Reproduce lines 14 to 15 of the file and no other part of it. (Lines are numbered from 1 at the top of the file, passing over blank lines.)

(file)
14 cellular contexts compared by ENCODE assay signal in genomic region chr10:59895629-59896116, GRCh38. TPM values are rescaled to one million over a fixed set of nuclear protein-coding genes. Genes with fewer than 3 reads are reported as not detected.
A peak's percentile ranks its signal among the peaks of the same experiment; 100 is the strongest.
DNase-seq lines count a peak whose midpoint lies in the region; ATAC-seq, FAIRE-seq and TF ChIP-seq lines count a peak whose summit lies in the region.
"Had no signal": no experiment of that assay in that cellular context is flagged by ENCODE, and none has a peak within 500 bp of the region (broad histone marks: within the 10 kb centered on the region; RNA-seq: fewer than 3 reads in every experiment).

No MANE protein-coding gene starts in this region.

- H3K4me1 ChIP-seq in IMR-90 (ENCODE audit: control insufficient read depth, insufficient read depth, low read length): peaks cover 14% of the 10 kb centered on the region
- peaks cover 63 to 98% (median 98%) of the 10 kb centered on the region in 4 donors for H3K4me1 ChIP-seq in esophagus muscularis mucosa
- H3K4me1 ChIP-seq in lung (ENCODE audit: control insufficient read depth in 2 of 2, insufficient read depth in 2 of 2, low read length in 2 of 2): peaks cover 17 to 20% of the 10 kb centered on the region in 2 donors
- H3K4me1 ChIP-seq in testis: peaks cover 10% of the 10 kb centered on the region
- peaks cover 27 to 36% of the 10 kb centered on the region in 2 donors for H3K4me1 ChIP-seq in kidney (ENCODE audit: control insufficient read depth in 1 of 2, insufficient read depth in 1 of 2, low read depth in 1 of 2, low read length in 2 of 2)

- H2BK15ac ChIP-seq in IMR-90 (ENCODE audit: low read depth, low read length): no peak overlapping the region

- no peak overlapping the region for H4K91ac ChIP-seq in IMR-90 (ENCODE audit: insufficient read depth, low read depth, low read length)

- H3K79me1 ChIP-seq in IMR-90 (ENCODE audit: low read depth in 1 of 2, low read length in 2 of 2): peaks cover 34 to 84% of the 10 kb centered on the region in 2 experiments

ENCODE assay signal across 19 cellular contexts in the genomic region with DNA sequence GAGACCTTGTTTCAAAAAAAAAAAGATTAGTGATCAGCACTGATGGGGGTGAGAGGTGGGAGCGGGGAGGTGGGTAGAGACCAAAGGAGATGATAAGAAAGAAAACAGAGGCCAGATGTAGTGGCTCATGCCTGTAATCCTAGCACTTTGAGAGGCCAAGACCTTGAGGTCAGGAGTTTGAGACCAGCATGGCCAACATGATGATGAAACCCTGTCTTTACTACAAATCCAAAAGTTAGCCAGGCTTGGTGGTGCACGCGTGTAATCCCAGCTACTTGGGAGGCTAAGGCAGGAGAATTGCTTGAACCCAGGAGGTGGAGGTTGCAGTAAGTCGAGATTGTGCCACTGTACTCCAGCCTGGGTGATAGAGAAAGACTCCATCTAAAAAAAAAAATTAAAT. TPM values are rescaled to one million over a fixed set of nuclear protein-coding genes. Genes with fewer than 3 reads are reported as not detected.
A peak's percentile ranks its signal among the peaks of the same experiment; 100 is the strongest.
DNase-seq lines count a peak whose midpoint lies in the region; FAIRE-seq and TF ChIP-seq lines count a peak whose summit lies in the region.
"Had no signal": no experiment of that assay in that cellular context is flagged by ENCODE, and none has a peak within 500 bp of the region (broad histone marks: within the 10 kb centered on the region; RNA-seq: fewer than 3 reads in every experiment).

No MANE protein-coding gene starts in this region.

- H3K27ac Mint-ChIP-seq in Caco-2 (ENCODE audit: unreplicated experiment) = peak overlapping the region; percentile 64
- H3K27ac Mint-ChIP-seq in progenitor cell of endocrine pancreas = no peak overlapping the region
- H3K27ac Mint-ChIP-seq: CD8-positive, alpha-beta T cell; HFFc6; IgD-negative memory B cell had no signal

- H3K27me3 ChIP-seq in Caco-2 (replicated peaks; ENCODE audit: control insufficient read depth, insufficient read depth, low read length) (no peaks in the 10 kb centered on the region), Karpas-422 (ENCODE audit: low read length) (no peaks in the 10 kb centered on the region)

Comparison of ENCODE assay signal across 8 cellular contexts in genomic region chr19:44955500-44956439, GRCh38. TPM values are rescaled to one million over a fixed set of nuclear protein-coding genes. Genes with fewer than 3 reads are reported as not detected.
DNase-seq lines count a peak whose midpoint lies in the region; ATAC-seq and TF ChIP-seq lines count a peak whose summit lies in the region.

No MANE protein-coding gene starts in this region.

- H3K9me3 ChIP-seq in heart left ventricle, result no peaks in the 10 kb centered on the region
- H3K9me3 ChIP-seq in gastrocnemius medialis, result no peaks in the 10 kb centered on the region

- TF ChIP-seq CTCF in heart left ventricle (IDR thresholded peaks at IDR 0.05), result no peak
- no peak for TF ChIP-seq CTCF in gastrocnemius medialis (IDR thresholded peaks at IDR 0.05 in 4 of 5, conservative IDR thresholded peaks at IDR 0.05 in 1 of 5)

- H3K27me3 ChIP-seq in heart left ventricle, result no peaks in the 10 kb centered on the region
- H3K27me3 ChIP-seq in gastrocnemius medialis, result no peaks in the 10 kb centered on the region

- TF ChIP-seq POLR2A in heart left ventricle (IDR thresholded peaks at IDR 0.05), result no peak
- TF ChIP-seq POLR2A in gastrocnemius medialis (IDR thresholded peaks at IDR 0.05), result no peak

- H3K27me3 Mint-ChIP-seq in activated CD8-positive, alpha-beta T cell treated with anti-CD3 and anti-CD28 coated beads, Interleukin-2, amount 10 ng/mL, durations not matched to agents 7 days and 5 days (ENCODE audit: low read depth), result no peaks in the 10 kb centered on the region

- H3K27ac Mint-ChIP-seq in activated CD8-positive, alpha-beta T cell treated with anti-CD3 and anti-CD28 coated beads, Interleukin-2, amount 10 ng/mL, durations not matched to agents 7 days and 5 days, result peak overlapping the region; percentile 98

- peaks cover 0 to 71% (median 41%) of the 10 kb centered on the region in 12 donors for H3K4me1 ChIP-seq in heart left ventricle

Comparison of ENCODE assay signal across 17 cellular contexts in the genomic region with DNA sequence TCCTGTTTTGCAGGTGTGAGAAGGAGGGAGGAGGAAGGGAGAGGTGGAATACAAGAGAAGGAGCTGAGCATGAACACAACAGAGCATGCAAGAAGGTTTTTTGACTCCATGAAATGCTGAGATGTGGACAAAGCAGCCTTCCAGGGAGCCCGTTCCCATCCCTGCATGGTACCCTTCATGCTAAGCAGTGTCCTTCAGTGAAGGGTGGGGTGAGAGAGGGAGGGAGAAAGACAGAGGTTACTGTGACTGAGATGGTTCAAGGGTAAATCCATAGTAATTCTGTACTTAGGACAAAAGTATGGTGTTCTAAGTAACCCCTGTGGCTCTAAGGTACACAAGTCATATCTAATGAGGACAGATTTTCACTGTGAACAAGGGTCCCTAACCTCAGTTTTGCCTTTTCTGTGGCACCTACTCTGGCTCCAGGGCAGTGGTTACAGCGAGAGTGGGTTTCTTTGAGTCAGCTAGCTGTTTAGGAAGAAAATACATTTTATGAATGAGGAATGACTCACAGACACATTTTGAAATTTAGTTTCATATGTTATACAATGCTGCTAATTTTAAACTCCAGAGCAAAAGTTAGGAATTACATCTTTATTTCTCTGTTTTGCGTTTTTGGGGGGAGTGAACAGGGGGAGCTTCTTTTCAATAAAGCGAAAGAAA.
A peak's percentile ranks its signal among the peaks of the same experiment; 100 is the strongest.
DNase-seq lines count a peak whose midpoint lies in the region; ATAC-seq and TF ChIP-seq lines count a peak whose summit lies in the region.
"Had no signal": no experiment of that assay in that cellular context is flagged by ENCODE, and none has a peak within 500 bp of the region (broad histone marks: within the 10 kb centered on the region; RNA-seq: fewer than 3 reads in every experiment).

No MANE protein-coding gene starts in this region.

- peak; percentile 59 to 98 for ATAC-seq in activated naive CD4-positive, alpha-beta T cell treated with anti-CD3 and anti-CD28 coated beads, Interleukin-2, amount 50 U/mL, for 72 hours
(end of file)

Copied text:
ENCODE assay signal across 19 cellular contexts in the genomic region with DNA sequence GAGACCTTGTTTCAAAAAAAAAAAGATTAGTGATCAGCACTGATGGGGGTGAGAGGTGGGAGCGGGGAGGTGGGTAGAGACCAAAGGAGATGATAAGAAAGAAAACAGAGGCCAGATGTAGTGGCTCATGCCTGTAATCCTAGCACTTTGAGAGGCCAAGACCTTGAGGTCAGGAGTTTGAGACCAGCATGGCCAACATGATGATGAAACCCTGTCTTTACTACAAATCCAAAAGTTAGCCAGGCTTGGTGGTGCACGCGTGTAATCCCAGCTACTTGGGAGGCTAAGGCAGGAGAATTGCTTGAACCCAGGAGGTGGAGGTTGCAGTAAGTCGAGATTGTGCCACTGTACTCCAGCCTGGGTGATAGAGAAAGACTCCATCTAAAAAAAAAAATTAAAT. TPM values are rescaled to one million over a fixed set of nuclear protein-coding genes. Genes with fewer than 3 reads are reported as not detected.
A peak's percentile ranks its signal among the peaks of the same experiment; 100 is the strongest.